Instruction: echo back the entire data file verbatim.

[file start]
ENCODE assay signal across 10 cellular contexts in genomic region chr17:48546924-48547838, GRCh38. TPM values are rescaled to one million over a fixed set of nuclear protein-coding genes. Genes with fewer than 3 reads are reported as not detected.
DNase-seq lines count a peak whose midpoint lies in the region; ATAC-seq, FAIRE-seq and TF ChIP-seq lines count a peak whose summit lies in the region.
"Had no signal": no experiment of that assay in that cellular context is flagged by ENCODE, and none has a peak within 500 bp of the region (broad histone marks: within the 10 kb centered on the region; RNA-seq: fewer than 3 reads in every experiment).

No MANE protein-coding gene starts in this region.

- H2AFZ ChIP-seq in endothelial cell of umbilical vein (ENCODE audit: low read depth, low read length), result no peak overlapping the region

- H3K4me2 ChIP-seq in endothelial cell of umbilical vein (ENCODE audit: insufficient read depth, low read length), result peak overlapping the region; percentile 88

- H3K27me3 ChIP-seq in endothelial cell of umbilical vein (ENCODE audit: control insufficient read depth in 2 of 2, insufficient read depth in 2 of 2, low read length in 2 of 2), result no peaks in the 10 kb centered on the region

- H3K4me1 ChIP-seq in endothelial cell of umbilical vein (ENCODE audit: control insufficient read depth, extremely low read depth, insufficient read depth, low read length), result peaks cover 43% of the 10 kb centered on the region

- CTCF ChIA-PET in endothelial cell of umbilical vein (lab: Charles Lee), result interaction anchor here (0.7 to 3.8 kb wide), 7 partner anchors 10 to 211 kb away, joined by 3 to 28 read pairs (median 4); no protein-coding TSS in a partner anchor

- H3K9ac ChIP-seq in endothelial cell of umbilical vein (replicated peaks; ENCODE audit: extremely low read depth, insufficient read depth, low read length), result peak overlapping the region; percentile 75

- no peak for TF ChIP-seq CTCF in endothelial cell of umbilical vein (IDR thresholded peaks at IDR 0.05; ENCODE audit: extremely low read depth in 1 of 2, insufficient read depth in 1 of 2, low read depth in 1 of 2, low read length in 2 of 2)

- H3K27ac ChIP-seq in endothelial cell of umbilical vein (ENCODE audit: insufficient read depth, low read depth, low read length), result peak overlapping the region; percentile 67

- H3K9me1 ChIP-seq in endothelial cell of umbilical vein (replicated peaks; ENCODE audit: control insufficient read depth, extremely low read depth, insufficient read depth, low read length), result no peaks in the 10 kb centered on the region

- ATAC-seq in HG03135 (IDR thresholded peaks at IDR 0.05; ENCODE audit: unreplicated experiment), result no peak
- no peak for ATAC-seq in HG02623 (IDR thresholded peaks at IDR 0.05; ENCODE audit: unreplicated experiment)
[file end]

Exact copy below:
ENCODE assay signal across 10 cellular contexts in genomic region chr17:48546924-48547838, GRCh38. TPM values are rescaled to one million over a fixed set of nuclear protein-coding genes. Genes with fewer than 3 reads are reported as not detected.
DNase-seq lines count a peak whose midpoint lies in the region; ATAC-seq, FAIRE-seq and TF ChIP-seq lines count a peak whose summit lies in the region.
"Had no signal": no experiment of that assay in that cellular context is flagged by ENCODE, and none has a peak within 500 bp of the region (broad histone marks: within the 10 kb centered on the region; RNA-seq: fewer than 3 reads in every experiment).

No MANE protein-coding gene starts in this region.

- H2AFZ ChIP-seq in endothelial cell of umbilical vein (ENCODE audit: low read depth, low read length), result no peak overlapping the region

- H3K4me2 ChIP-seq in endothelial cell of umbilical vein (ENCODE audit: insufficient read depth, low read length), result peak overlapping the region; percentile 88

- H3K27me3 ChIP-seq in endothelial cell of umbilical vein (ENCODE audit: control insufficient read depth in 2 of 2, insufficient read depth in 2 of 2, low read length in 2 of 2), result no peaks in the 10 kb centered on the region

- H3K4me1 ChIP-seq in endothelial cell of umbilical vein (ENCODE audit: control insufficient read depth, extremely low read depth, insufficient read depth, low read length), result peaks cover 43% of the 10 kb centered on the region

- CTCF ChIA-PET in endothelial cell of umbilical vein (lab: Charles Lee), result interaction anchor here (0.7 to 3.8 kb wide), 7 partner anchors 10 to 211 kb away, joined by 3 to 28 read pairs (median 4); no protein-coding TSS in a partner anchor

- H3K9ac ChIP-seq in endothelial cell of umbilical vein (replicated peaks; ENCODE audit: extremely low read depth, insufficient read depth, low read length), result peak overlapping the region; percentile 75

- no peak for TF ChIP-seq CTCF in endothelial cell of umbilical vein (IDR thresholded peaks at IDR 0.05; ENCODE audit: extremely low read depth in 1 of 2, insufficient read depth in 1 of 2, low read depth in 1 of 2, low read length in 2 of 2)

- H3K27ac ChIP-seq in endothelial cell of umbilical vein (ENCODE audit: insufficient read depth, low read depth, low read length), result peak overlapping the region; percentile 67

- H3K9me1 ChIP-seq in endothelial cell of umbilical vein (replicated peaks; ENCODE audit: control insufficient read depth, extremely low read depth, insufficient read depth, low read length), result no peaks in the 10 kb centered on the region

- ATAC-seq in HG03135 (IDR thresholded peaks at IDR 0.05; ENCODE audit: unreplicated experiment), result no peak
- no peak for ATAC-seq in HG02623 (IDR thresholded peaks at IDR 0.05; ENCODE audit: unreplicated experiment)